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The Guardian: New fears of state takeover of BP gas field

Terry Macalister
Tuesday June 5, 2007

Vladimir Putin turned up the pressure on Britain’s biggest company yesterday saying it was intolerable that BP and its local partners were “doing nothing” to meet their obligations by fully developing Kovykta, a huge gas field in Siberia.

The president’s words will increase fears within BP that the state could try to effectively take over its Russian business by buying up a half share in the TNK-BP joint venture.

“I would like to stress that the [Kovykta] field has reserves of three trillion cubic metres. To understand its importance for our country, it is equal to almost all reserves of Canada,” said Mr Putin in an interview posted on his website, www.kremlin.ru. “But if members of the consortium are doing nothing to meet licence obligations, how much longer do we have to tolerate this?”

BP has come under increasing pressure over Kovykta with allegations that the operating company it controls is not meeting the levels of gas supplies it promised. There had been speculation that the state was about to take the operating licence away from BP but last Friday Russia’s resources ministry said it was putting off a decision for at least for two weeks.

Many analysts saw this as a measure to reduce the potential for western leaders to criticise the Kremlin during the G8 summit over its energy policies and treatment of foreign investors. Yesterday a spokesman for Tony Blair said the government was watching developments surrounding BP. “Does (Russia) want a climate in which people feel it is secure to invest? The sort of investment climate in a country depends on the way it treats companies.”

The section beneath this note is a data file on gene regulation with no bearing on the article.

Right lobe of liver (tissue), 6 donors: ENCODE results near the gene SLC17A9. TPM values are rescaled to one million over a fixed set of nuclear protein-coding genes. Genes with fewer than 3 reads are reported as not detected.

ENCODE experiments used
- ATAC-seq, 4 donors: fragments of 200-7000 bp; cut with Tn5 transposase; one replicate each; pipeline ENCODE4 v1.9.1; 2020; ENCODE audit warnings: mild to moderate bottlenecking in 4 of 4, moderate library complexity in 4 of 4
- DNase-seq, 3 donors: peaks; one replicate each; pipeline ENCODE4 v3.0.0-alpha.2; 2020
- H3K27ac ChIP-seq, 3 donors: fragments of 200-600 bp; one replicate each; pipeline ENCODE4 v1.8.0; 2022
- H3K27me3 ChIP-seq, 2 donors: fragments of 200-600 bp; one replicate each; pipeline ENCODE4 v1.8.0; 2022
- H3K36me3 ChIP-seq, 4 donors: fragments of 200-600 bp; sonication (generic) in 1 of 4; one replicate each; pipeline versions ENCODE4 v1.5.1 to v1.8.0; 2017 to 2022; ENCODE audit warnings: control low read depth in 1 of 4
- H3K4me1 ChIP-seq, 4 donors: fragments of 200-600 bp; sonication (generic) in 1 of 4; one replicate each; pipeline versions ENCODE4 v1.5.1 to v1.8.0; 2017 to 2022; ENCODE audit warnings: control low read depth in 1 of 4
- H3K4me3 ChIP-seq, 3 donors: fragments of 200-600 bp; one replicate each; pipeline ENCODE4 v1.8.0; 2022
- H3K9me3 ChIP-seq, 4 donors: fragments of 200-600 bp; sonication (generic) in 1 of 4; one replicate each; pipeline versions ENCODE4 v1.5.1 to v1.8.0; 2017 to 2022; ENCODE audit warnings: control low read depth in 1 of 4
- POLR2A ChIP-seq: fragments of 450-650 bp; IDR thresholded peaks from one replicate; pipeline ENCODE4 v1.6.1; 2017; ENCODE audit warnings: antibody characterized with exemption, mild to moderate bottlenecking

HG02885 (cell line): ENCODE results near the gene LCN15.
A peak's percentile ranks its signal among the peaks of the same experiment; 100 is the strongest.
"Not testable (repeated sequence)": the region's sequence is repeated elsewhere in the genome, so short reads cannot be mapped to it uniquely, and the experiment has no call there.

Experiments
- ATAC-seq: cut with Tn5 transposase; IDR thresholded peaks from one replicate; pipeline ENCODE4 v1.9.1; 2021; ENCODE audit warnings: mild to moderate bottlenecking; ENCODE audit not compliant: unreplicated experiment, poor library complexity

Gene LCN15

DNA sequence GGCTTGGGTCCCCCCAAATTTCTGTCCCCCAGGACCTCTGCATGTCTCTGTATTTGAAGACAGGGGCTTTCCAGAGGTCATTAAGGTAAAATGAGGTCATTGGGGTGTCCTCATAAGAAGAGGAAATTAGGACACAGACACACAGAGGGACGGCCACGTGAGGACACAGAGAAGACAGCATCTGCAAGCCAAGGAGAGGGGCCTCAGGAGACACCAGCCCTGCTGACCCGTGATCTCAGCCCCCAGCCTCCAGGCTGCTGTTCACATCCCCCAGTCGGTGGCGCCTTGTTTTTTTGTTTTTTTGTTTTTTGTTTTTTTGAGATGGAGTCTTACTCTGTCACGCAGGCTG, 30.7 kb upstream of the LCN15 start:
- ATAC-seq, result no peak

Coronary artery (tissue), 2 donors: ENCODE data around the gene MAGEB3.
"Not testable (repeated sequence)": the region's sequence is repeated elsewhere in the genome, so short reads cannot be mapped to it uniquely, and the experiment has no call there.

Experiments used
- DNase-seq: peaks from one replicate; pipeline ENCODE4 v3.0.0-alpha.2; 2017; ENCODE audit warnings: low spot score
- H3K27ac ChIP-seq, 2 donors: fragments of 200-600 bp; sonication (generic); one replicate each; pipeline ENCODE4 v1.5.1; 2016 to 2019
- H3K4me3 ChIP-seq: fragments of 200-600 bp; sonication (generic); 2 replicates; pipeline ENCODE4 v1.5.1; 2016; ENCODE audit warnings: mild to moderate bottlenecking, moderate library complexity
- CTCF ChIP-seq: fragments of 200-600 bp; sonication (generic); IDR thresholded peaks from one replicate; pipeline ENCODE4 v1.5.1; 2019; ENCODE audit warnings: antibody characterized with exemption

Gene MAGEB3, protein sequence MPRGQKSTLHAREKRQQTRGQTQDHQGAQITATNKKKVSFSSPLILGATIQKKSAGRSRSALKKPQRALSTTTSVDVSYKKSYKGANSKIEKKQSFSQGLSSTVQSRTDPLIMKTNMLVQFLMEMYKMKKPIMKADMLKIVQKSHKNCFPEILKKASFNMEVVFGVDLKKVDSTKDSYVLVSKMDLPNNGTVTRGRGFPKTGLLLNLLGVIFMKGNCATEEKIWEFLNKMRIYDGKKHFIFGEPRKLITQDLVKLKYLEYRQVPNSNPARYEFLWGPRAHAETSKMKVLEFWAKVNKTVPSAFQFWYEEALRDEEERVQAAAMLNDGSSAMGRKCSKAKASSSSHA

BP’s rival Shell came in for similar criticism in Russia last year over the way it was said to have failed to deal with environmental issues on the Sakhalin-2 gas scheme in the east of the country. The criticism stopped once Shell handed over a controlling interest in the project to state-owned Gazprom.

Industry experts in Moscow have warned that the 50/50 split inside TNK-BP might be changed in any Kremlin-inspired takeover to 49/51 in favour of the Russian state. In the interview, Mr Putin declined to comment on that but said his experience suggested that a 50/50 split was not ideal to take the business forward.

http://environment.guardian.co.uk/energy/story/0,,2095612,00.html

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